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Insecurity Corner Bonanza! Intel, Linux, Cisco And Apple All Unwillingly Participate

Going Cuckoo For CocoaPods, Among Other Horrifying Issues

This week has not been good for the sanity of system admins and knowledgeable users both, as there is hardly a system nor network that remains untouched by a new insecurity issues.   The Intel Raptor Lake or Alder Lake system you are running is vulnerable to an all new branch prediction attack which is called Indirector.  The Indirect Branch Predictor used in those architectures turns out to be designed with a predictable structure that allows for high precision manipulation.  While there is a fix available, it comes with the same performance hit associated with previous speculative execution patches and you can expect to see significant performance hits after applying it.  In some cases Linux systems are seeing their performance reduced by 50%.

There is more bad news for those that use Linux instead of Windows in the form of regreSSHion.  As the name implies it makes use of one of your most trusted remote access tools to give attackers root privileges on glibc-based Linux systems.  Thanks to a race condition in sshd if a client does not authenticate within the defined LoginGraceTime variable it is possible to trigger the system to run programs as root, without the hassle of actually authenticating.  Thankfully it is rather difficult to leverage, and Bleeping Computer offers ways to protect yourself against it, which you should definitely check out.

AMD user, or those with newer Intel systems that run Windows shouldn’t feel to smug either!  There is a brand new 0-day attacking Cisco Nexus switches, and even if you don’t use one inside your network there is a fair chance your internet traffic may pass through one.  It is a mere 6.0 and so has been overshadowed by the other flaws but leaving a network open to command injections is a bad thing.  The flaw was discovered as part of a thorough investigation of attacks used by the Velvet Ant group, and there may be more undiscovered flaws out there.  There is a patch, and it should definitely be high on your list of things to do!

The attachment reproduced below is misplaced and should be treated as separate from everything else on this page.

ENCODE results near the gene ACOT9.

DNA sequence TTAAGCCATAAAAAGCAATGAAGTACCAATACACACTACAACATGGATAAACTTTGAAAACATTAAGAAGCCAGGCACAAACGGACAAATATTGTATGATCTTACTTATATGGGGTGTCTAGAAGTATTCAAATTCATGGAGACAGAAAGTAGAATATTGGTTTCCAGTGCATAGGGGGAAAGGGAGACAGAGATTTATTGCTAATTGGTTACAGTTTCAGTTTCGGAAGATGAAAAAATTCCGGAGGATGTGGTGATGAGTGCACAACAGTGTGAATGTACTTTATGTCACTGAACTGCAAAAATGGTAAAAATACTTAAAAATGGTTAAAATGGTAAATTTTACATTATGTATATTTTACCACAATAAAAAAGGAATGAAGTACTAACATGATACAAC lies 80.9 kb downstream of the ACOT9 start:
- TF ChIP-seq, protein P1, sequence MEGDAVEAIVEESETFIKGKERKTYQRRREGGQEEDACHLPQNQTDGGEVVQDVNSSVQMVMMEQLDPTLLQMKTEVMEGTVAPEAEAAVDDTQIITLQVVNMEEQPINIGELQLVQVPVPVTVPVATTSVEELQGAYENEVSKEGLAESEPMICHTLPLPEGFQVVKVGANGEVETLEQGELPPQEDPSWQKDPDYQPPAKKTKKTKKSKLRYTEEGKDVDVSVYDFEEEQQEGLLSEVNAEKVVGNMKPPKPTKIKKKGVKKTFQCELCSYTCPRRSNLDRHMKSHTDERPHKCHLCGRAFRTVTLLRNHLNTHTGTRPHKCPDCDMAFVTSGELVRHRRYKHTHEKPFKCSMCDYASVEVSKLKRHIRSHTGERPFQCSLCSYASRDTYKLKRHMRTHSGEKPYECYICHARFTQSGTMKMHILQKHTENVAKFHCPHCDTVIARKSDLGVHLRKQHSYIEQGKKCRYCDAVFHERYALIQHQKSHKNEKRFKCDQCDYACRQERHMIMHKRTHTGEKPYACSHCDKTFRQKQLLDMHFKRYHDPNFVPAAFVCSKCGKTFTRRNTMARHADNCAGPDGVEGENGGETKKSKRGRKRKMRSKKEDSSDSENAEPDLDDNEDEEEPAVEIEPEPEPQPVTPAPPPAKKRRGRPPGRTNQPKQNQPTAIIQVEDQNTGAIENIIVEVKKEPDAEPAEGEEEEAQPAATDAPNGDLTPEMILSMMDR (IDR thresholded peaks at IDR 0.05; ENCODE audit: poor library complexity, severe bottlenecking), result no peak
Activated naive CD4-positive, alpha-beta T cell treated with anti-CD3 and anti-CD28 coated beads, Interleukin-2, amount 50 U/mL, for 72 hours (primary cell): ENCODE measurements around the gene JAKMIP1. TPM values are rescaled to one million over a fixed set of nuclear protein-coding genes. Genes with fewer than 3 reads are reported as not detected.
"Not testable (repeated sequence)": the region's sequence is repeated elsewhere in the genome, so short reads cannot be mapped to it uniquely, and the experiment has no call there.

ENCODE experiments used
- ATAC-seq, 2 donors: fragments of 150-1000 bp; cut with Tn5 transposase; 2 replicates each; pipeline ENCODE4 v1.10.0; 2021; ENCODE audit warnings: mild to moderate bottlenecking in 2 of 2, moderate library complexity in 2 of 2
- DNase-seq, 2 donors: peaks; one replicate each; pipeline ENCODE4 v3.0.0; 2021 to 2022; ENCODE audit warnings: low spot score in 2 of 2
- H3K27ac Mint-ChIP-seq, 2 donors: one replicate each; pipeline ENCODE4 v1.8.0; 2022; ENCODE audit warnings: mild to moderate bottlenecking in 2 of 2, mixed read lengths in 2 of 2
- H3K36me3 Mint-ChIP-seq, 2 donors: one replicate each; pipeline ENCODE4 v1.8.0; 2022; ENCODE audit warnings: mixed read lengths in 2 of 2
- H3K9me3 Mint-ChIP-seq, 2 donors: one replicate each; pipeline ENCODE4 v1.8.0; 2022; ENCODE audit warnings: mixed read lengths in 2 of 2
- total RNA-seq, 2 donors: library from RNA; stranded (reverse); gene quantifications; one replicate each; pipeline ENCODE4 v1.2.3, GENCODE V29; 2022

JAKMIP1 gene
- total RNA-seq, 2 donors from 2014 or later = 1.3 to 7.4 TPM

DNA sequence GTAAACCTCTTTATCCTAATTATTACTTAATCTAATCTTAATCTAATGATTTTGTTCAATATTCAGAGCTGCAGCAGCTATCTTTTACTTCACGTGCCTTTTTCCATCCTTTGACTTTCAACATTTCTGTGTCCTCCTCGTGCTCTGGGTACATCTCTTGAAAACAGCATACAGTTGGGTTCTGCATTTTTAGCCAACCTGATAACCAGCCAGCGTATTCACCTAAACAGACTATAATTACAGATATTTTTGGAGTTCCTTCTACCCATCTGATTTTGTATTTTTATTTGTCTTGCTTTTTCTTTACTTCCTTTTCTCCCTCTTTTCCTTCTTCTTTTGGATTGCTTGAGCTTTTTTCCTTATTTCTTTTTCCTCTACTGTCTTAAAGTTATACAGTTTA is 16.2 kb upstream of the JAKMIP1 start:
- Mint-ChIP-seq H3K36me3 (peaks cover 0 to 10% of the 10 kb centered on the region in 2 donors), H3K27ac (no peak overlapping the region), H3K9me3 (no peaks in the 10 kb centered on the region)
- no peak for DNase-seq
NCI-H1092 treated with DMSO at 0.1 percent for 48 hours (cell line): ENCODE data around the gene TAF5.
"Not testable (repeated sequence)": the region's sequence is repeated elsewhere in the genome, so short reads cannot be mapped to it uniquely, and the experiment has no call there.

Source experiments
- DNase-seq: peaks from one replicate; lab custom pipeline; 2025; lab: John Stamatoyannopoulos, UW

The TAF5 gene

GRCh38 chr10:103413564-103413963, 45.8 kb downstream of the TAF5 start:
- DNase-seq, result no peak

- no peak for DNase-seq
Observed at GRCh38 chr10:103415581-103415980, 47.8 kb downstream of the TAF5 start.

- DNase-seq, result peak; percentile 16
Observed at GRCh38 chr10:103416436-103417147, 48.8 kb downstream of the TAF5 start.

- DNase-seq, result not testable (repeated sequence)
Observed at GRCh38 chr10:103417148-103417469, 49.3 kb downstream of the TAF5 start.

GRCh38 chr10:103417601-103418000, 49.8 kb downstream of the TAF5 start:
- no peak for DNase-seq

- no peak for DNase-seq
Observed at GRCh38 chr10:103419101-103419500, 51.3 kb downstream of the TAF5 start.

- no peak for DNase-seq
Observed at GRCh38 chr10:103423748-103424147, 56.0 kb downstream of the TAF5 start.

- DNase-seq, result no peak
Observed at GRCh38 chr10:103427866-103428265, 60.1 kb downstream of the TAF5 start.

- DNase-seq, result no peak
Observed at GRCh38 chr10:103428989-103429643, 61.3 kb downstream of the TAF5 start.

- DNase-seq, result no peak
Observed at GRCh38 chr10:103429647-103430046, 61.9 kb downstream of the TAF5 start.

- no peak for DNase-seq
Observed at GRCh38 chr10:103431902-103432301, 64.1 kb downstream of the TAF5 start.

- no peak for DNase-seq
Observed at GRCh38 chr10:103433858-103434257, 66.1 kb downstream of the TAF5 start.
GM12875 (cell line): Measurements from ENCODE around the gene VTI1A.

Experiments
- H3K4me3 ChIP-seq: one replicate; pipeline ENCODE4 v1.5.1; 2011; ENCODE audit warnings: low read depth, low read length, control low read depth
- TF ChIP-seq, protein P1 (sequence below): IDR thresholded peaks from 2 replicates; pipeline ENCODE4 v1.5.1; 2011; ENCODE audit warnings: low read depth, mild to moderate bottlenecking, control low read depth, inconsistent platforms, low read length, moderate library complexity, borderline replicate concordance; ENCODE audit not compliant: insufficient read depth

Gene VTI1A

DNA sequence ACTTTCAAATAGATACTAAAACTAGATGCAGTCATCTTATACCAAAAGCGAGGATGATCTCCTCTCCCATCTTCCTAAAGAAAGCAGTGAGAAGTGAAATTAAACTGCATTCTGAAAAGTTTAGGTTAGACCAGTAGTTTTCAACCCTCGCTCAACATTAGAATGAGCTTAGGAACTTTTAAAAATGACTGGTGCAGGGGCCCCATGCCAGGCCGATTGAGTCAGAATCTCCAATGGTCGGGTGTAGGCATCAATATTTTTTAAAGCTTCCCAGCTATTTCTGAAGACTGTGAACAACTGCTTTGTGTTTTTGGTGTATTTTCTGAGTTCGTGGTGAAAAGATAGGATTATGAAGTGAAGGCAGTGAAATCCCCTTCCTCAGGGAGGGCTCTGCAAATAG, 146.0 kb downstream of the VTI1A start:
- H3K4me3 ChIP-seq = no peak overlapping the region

That just leaves the Apple users, and their present is particularly hideous.  These flaws have been patched but the damage has already been done.  It arises from CocoaPods, an open source dependency manager, which is something you may have never really thought about when firing up apps on your electronic fruit, but after this you might want to.  CocoaPods is used to manage over three million applications, and it underwent a migration back in 2014 in a way guaranteed to lead to horrendous insecurity.

When Apple migrated CocoaPods to a new GitHub server, the ownership of all of those dependency repositories was reset and Apple asked for developers to take authorship of them on the new platform.   There were abandoned apps left to claim, developers who would have, but never got the message, and Pods that likely more than a few enterprising criminals that claimed to be the author when the migration occurred.  Once you been confirm yourself as the author via a simple CURL request you can fill that Pod with whatever malware you like, and the app users will be none the wiser.

To add insult to injury there was an additional 10 out of 10 attack associated with the way authors were authenticated.  A trunk server used to send verification links to new devices was left vulnerable for quite some time.   The server would accept emails with spoofed XFH headers and send them onto the user.  With a little bit of modification the attackers could modify it in such a way as to trick the email scanning services we all depend upon to provide the recipients session tokens.  From there they could take over the Pod completely and spread malware to their rotten heart’s content.

If you own an Apple, you would have been vulnerable until these were patched and there was no way to know.  The CocoaPods vulnerability was never disclosed until it was patched this year, a decade after it started.

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